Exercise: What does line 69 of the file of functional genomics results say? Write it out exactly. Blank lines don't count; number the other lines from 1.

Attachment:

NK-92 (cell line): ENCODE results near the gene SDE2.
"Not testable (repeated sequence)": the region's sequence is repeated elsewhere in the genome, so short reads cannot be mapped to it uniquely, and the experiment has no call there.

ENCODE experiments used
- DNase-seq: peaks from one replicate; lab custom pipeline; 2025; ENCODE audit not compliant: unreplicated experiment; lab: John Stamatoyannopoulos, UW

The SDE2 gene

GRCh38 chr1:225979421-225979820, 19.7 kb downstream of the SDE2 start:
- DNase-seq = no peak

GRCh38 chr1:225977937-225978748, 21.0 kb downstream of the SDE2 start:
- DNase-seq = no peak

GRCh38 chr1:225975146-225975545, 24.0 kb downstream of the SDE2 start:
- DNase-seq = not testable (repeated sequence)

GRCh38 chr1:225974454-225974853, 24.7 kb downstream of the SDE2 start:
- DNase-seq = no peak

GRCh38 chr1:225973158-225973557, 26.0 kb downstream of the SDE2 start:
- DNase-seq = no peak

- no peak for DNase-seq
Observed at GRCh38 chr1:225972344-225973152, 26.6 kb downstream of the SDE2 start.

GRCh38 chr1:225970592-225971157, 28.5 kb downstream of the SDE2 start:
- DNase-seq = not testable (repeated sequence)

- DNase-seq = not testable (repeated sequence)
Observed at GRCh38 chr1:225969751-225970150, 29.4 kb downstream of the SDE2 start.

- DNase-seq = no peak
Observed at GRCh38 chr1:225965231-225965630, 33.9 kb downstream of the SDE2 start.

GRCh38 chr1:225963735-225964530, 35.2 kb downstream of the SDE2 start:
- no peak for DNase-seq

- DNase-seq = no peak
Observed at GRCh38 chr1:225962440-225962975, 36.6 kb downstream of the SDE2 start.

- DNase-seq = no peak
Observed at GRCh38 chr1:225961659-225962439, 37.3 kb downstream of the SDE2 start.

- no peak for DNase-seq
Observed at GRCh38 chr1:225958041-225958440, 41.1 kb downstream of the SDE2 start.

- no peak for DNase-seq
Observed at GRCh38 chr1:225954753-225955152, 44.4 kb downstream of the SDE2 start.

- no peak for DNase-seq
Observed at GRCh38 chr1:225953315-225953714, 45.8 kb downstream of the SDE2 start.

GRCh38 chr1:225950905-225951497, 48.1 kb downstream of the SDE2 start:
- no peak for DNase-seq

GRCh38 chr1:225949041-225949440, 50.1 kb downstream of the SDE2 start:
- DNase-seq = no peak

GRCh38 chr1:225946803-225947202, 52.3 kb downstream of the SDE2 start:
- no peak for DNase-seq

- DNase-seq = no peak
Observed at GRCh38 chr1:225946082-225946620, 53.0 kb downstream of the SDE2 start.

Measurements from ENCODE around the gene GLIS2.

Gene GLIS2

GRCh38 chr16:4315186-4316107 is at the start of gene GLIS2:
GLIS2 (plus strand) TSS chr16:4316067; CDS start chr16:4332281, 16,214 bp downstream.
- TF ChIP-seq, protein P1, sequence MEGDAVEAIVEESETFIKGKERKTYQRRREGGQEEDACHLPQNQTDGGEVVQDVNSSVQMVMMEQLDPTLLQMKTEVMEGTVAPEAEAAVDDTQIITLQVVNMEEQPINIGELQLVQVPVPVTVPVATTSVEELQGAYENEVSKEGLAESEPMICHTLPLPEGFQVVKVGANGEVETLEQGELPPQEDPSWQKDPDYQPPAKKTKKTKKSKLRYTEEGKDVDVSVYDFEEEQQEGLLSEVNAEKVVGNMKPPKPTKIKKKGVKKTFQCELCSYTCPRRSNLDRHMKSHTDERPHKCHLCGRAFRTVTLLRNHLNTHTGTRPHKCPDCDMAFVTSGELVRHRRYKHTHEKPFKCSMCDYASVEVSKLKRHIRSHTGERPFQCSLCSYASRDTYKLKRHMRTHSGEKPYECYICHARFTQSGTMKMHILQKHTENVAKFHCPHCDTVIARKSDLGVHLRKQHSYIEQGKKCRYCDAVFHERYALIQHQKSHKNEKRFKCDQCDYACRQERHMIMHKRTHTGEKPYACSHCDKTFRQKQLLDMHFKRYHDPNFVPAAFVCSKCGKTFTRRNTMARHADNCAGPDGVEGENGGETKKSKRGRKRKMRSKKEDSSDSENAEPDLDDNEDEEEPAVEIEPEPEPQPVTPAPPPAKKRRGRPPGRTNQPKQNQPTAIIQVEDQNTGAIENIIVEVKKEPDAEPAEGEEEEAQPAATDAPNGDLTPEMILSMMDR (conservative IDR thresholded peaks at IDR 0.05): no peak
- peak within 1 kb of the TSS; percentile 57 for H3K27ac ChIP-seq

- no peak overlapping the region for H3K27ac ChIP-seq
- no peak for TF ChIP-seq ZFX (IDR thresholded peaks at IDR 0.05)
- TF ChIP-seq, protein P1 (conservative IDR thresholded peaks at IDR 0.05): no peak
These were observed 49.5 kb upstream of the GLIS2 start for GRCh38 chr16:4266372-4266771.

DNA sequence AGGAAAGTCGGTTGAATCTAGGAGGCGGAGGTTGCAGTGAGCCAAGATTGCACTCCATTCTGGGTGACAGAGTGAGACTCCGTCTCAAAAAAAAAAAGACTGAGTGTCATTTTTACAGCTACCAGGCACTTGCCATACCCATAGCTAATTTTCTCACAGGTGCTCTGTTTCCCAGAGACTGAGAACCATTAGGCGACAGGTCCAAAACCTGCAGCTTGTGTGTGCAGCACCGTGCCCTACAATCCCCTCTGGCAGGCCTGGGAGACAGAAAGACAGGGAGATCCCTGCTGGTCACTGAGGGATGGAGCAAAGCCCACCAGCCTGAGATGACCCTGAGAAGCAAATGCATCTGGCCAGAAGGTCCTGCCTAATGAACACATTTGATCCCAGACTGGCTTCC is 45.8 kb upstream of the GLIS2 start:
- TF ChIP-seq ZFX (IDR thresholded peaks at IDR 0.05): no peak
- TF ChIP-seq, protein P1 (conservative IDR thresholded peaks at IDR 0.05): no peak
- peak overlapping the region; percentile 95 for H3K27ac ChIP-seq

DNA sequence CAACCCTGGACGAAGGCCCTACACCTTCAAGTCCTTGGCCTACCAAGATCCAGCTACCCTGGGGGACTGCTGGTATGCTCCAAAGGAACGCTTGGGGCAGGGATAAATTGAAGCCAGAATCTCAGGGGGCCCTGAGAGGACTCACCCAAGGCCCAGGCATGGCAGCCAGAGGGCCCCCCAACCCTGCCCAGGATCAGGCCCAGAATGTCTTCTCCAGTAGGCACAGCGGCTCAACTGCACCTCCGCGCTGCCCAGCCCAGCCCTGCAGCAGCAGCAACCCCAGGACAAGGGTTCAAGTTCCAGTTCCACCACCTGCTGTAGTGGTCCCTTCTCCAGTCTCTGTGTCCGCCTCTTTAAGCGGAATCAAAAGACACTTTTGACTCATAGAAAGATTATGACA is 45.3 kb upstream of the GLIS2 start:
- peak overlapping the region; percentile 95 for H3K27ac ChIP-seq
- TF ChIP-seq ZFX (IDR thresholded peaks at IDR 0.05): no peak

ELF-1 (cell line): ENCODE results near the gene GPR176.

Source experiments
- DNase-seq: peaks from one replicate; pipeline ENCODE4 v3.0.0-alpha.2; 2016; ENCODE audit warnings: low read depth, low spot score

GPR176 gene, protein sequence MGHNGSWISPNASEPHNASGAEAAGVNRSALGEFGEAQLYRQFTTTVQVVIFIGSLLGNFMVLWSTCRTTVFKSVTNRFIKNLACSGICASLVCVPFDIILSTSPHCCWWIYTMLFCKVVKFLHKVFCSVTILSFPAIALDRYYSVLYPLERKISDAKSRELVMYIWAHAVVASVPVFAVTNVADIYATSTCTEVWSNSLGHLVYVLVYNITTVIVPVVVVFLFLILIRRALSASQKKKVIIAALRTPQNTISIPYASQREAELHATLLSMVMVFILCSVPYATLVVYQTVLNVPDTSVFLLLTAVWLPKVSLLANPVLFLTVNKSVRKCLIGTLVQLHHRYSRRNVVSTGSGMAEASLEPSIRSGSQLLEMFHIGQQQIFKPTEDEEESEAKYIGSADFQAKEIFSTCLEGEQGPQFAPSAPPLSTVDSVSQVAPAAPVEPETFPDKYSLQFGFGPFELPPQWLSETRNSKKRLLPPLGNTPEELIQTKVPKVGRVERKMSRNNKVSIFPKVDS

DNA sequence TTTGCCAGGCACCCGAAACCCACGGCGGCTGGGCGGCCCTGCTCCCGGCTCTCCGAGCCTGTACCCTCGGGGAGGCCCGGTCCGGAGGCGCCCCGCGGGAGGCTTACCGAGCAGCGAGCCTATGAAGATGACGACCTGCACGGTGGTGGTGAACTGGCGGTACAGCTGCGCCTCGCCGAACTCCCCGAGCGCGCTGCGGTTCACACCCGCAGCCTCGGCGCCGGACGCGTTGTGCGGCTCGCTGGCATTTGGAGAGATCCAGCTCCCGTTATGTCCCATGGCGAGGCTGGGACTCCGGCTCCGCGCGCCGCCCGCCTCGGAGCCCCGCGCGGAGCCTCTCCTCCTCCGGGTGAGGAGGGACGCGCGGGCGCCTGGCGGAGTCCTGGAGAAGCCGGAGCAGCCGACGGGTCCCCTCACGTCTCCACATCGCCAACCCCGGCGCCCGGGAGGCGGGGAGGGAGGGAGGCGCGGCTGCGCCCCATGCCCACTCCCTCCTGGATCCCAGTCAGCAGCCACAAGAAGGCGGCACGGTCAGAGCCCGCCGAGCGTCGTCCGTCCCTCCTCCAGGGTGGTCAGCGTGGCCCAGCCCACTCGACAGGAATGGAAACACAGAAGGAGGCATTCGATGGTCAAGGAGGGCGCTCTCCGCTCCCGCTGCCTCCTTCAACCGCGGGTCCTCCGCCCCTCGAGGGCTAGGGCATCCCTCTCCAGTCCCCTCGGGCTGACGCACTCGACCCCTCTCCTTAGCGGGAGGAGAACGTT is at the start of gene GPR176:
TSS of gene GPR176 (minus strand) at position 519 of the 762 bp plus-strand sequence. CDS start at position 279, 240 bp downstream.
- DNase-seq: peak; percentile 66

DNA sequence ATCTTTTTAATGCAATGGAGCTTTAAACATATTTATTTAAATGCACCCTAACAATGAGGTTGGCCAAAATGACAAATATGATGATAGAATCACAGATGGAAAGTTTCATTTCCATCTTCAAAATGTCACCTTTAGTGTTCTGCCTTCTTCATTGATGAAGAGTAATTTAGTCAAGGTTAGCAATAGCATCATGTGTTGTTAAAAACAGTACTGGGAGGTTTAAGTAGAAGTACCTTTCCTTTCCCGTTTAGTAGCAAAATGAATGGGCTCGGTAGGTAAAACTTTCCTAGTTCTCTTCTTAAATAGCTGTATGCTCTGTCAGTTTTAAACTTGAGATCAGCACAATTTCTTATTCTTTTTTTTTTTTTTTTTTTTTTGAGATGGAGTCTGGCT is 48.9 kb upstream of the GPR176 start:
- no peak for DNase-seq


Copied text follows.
- no peak for DNase-seq